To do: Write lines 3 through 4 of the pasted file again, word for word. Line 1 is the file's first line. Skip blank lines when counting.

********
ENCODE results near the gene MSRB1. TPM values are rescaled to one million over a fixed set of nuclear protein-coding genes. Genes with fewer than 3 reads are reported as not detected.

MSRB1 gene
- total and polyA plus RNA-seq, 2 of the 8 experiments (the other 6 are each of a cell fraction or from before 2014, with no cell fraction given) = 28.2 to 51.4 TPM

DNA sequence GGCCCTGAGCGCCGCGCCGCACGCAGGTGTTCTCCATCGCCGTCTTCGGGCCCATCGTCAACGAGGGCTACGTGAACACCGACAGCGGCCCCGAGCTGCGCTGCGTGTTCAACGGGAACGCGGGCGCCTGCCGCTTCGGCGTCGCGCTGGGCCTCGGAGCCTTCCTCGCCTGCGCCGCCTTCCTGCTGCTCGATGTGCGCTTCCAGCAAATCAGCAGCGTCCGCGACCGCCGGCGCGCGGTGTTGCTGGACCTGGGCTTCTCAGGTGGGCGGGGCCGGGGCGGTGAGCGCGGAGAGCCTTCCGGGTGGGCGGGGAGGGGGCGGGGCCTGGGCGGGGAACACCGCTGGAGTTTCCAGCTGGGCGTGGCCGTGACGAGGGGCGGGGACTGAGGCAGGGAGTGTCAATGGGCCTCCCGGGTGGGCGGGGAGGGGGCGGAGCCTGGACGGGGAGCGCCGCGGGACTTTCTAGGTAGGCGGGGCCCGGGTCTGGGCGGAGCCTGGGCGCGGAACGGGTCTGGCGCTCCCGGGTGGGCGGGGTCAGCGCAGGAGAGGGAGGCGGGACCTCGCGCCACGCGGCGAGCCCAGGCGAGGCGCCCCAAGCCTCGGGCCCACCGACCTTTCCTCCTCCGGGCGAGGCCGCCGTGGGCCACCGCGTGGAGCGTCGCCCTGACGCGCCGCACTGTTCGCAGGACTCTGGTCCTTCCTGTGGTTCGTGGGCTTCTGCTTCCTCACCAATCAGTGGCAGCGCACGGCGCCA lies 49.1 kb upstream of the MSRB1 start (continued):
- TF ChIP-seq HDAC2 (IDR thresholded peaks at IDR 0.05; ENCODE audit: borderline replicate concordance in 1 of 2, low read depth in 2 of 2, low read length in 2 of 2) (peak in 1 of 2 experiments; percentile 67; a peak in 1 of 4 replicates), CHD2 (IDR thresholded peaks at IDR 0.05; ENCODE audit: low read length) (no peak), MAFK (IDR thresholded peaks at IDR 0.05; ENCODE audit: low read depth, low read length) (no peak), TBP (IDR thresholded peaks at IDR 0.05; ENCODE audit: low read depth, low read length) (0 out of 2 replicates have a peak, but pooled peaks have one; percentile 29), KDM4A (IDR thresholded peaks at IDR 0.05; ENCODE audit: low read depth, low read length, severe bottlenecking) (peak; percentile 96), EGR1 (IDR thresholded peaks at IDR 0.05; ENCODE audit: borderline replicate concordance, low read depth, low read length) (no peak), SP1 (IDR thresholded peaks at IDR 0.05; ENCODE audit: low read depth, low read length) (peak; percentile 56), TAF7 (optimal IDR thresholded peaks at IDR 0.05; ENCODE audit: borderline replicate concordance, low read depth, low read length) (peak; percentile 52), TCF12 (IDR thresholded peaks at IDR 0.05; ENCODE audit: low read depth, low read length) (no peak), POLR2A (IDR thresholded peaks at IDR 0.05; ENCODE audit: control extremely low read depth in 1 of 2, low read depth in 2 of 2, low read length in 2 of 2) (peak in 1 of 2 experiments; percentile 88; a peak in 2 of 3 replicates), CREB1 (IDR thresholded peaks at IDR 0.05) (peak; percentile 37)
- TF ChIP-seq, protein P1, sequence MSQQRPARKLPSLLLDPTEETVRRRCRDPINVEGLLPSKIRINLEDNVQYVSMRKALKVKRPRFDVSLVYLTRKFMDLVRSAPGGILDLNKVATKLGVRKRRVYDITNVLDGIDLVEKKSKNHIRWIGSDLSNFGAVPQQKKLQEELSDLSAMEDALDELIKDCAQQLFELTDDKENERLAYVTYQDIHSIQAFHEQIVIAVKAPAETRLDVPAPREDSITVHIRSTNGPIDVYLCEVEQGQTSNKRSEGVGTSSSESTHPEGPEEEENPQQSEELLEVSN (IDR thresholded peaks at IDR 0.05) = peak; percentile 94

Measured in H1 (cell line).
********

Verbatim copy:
- total and polyA plus RNA-seq, 2 of the 8 experiments (the other 6 are each of a cell fraction or from before 2014, with no cell fraction given) = 28.2 to 51.4 TPM

DNA sequence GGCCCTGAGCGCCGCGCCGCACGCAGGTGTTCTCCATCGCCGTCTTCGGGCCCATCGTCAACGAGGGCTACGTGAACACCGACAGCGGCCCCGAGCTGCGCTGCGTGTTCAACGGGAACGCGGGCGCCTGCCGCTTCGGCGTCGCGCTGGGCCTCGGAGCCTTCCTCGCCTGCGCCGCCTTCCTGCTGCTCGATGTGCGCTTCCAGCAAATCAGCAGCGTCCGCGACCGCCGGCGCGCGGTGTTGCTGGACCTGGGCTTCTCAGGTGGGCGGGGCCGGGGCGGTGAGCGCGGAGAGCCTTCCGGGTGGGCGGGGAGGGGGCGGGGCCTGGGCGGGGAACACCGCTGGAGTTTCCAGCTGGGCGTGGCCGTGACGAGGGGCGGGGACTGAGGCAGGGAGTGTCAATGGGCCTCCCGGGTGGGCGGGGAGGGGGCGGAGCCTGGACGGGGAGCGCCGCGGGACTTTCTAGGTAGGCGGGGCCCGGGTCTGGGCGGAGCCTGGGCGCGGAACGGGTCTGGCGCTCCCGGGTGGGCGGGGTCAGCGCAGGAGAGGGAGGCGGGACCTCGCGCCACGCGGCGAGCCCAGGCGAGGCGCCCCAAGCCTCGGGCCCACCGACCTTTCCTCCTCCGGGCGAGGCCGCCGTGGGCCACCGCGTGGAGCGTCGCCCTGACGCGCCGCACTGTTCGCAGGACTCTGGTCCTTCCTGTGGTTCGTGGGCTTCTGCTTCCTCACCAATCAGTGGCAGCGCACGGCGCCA lies 49.1 kb upstream of the MSRB1 start (continued):